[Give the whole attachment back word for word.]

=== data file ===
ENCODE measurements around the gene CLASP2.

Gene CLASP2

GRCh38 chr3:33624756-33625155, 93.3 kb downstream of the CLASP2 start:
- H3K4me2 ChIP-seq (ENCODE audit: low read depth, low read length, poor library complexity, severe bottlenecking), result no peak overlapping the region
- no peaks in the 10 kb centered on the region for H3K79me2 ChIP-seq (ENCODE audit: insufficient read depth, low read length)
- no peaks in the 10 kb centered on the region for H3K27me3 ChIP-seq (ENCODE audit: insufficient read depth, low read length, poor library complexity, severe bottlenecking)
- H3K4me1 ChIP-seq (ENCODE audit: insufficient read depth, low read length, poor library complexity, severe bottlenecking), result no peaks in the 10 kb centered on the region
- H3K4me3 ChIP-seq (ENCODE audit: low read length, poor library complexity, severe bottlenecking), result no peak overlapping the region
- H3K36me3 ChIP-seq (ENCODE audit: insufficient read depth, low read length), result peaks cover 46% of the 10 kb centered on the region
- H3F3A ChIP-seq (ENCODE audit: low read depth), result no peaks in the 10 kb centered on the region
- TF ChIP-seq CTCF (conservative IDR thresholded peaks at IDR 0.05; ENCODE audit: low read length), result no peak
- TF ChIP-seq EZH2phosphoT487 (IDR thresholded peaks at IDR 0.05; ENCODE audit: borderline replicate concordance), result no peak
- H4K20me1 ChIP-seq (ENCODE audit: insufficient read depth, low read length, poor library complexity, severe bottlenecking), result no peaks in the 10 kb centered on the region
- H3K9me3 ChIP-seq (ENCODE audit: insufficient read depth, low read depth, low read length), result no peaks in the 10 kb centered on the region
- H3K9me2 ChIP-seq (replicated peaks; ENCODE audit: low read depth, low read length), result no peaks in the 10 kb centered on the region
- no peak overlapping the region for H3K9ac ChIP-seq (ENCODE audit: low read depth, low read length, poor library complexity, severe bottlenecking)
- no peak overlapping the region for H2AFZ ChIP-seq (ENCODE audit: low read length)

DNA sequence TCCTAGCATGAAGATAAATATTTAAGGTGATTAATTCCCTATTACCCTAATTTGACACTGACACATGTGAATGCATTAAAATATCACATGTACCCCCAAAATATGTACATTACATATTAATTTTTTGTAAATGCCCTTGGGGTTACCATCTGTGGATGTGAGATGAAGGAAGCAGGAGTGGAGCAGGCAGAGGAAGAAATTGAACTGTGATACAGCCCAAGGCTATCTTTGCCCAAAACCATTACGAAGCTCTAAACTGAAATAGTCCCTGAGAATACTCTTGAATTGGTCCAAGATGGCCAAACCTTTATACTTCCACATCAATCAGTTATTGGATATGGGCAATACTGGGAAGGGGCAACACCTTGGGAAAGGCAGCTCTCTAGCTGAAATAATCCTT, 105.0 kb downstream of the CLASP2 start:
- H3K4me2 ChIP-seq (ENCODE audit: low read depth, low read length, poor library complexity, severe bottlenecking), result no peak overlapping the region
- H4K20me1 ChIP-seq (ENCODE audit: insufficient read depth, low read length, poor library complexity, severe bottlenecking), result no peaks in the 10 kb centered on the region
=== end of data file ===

ENCODE measurements around the gene CLASP2.

Gene CLASP2

GRCh38 chr3:33624756-33625155, 93.3 kb downstream of the CLASP2 start:
- H3K4me2 ChIP-seq (ENCODE audit: low read depth, low read length, poor library complexity, severe bottlenecking), result no peak overlapping the region
- no peaks in the 10 kb centered on the region for H3K79me2 ChIP-seq (ENCODE audit: insufficient read depth, low read length)
- no peaks in the 10 kb centered on the region for H3K27me3 ChIP-seq (ENCODE audit: insufficient read depth, low read length, poor library complexity, severe bottlenecking)
- H3K4me1 ChIP-seq (ENCODE audit: insufficient read depth, low read length, poor library complexity, severe bottlenecking), result no peaks in the 10 kb centered on the region
- H3K4me3 ChIP-seq (ENCODE audit: low read length, poor library complexity, severe bottlenecking), result no peak overlapping the region
- H3K36me3 ChIP-seq (ENCODE audit: insufficient read depth, low read length), result peaks cover 46% of the 10 kb centered on the region
- H3F3A ChIP-seq (ENCODE audit: low read depth), result no peaks in the 10 kb centered on the region
- TF ChIP-seq CTCF (conservative IDR thresholded peaks at IDR 0.05; ENCODE audit: low read length), result no peak
- TF ChIP-seq EZH2phosphoT487 (IDR thresholded peaks at IDR 0.05; ENCODE audit: borderline replicate concordance), result no peak
- H4K20me1 ChIP-seq (ENCODE audit: insufficient read depth, low read length, poor library complexity, severe bottlenecking), result no peaks in the 10 kb centered on the region
- H3K9me3 ChIP-seq (ENCODE audit: insufficient read depth, low read depth, low read length), result no peaks in the 10 kb centered on the region
- H3K9me2 ChIP-seq (replicated peaks; ENCODE audit: low read depth, low read length), result no peaks in the 10 kb centered on the region
- no peak overlapping the region for H3K9ac ChIP-seq (ENCODE audit: low read depth, low read length, poor library complexity, severe bottlenecking)
- no peak overlapping the region for H2AFZ ChIP-seq (ENCODE audit: low read length)

DNA sequence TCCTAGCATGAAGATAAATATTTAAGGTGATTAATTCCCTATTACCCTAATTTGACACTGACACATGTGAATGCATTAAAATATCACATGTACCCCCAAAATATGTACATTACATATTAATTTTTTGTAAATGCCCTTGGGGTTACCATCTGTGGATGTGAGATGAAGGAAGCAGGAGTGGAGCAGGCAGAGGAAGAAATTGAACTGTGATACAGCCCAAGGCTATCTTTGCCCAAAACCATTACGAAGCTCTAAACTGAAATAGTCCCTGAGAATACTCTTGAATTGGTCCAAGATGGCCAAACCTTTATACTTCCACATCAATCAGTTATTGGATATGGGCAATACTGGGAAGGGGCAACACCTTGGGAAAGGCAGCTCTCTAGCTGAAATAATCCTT, 105.0 kb downstream of the CLASP2 start:
- H3K4me2 ChIP-seq (ENCODE audit: low read depth, low read length, poor library complexity, severe bottlenecking), result no peak overlapping the region
- H4K20me1 ChIP-seq (ENCODE audit: insufficient read depth, low read length, poor library complexity, severe bottlenecking), result no peaks in the 10 kb centered on the region